Introduction

Full-Sloper Antenna Half-Sloper Antenna.

The Full-Sloper, or just Sloper, employs a 1/2 λ dipole for the radiating element and is fed at the center of that dipole. Whereas, the Half-Sloper uses a 1/4 λ wire that is fed from the top of the radiating element. Example

When this page initially loads, the calculator defaults are set for Full-Sloper at 7.1 MHz. The Mast Height is set at 50 feet. The Tower/Mast could be any height, but 50 feet is where a tie point exists. The Upper and Lower Supports initialize to 0.5 feet and 1.0 feet, respectively. The calculator recognizes which input area(s) are populated and which one is not, to calculate the rest of the needed informations. The Upper and Lower Supports are added to the calculated dipole length (1/4 λ × 2) to produce the Slope Length (70' 9-3/16"). These values are then used to calculate the Ground Length and Slope Angle (50' 0-15/16", 45°, respectively).

The input and calculated values are then checked to see if they are reasonable. For this example, all the input and calculated values seem to be reasonable, so all of the length and angle data is listed on the drawing. But, say we also want to see if these data are useful for a Half-Sloper. If you click on the Half-Sloper button, some of the output data will be listed in RED.

In that instance, the calculated values simply do not work. The Slope Length isn't long enough to calculate the Ground Length and Slope Angle can not be calculated, and generates a "Can not calculate B or Slope Angle" error. hence the "NaN" (Not a Number).

Increasing the Lower Support to 15 feet will allow the Ground Length and Slope Angle to be calculated. However, the Slope Angle (86°) makes the antenna almost completely vertical. If that's what you want, you can still use those dimensions, but you will just have a top fed vertical. But if you are trying to experience some of the possible advantages of a Sloper, you might have to increase the Lower Support to 25 feet. This will decrease the Slope Angle to 56°, making the antenna a reasonable Sloper. Full/Half-Sloper Antenna Calculator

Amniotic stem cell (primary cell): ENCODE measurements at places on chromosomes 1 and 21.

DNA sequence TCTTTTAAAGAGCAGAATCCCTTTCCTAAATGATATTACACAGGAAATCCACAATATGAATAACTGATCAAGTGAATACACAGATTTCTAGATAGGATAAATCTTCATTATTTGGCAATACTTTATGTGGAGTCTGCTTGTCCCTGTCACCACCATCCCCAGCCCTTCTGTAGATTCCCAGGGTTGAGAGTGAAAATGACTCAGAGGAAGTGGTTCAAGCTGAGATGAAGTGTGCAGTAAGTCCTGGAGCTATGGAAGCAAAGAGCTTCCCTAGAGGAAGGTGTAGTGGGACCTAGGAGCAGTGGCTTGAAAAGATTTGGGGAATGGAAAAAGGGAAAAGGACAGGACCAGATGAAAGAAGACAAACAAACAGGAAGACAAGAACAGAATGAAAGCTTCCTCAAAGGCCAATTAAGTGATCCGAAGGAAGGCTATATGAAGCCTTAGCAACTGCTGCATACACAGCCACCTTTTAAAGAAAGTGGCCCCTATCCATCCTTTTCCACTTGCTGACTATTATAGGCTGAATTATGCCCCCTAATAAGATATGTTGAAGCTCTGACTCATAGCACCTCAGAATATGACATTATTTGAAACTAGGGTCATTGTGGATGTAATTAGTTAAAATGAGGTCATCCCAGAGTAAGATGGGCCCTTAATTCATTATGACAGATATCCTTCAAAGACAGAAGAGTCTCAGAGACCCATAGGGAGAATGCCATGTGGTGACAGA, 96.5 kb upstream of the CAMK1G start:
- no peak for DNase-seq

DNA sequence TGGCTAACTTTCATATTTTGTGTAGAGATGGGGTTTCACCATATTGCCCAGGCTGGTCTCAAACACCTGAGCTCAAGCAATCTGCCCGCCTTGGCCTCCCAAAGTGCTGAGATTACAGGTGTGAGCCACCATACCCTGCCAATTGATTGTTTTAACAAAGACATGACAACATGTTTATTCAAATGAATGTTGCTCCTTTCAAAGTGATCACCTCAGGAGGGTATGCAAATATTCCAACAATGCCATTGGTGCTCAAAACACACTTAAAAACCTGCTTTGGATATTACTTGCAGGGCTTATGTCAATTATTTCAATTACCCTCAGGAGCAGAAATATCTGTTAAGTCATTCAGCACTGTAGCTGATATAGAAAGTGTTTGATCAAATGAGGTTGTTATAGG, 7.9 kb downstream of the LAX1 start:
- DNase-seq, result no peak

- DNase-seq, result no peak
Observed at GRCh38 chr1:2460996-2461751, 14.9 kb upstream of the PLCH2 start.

Operation of the calculator is pretty simple. When it first loads, the calculator is set for a Full-Sloper at 7.1 MHz. The Mast Height is 50 feet and Support Lenghts (upper and lower) are set to 0.5 feet and 1 foot, respectively. The calculator will then fill in the data that shows in the upper right of the drawing.

The calculator does not have a calculate button. This is because, calculation is automatic, every time you change an input value and then click outside of the entry area. Notes and Assumptions

The calculator does not need data in every entry area. If there is a measurement that you are not sure of, or simply don't know, leave the entry area blank or click the "Clear" button.

Initially, a 1/4 λ is calculated from the Center Frequency and the entry area for length is disabled. If you want to specify a specifice length, uncheck the box under the length entry area and enter your own length. The calculations will then, not be dependent on frequency. If you then check the box, the length calculated from the frequency will be re-entered and the input area will be disabled.

Mast Height (A) describes the height from ground, where the Upper Support will be secured. You might have other antennas on the top of the Mast or Tower and would use a point to secure the Sloper, below the other antennas.

The Ground Length (B) describes the point where the Lower Support is tied to ground.

The Slope Length is the sum of the Upper and Lower Support lengths, plus the radiating element 1/2 λ for Full-Sloper, 1/4 λ for Half-Sloper).

The Slope Angle is only calculated to + or - 1 degree. Any further accuracy would be a waste. This is also true when checking for error conditions. The Slope Angle, for error checking purposes, is limited to 30° to 60°. You can use any Slope Angle you like, but outside of that range will be flagged as a possible problem. I haven't found anything specific on the limitations on the Slope Angle. However, at more than 60°, the antenna is just a vertical. At less than 30°, the antenna becomes a horizontal antenna.

The Upper Support is the length of the tie-up rope/cord plus insulator that is used to secure the Feed Point end of the 1/4 λ section, for Half-Slopers, or the upper dipole end, for Full-Slopers.

The Lower Support is the length of the tie-up rope/cord plus insulator that is used to secure the end of the antenna that is near ground.

The calculator will look for different error conditions, depending on the input data. To do this, a Mask is created that defines the calculations required and any error conditions to look for. Overall, creates 256 possibilities. However, many of those possibilities can be lumped together, simplifying the calculations.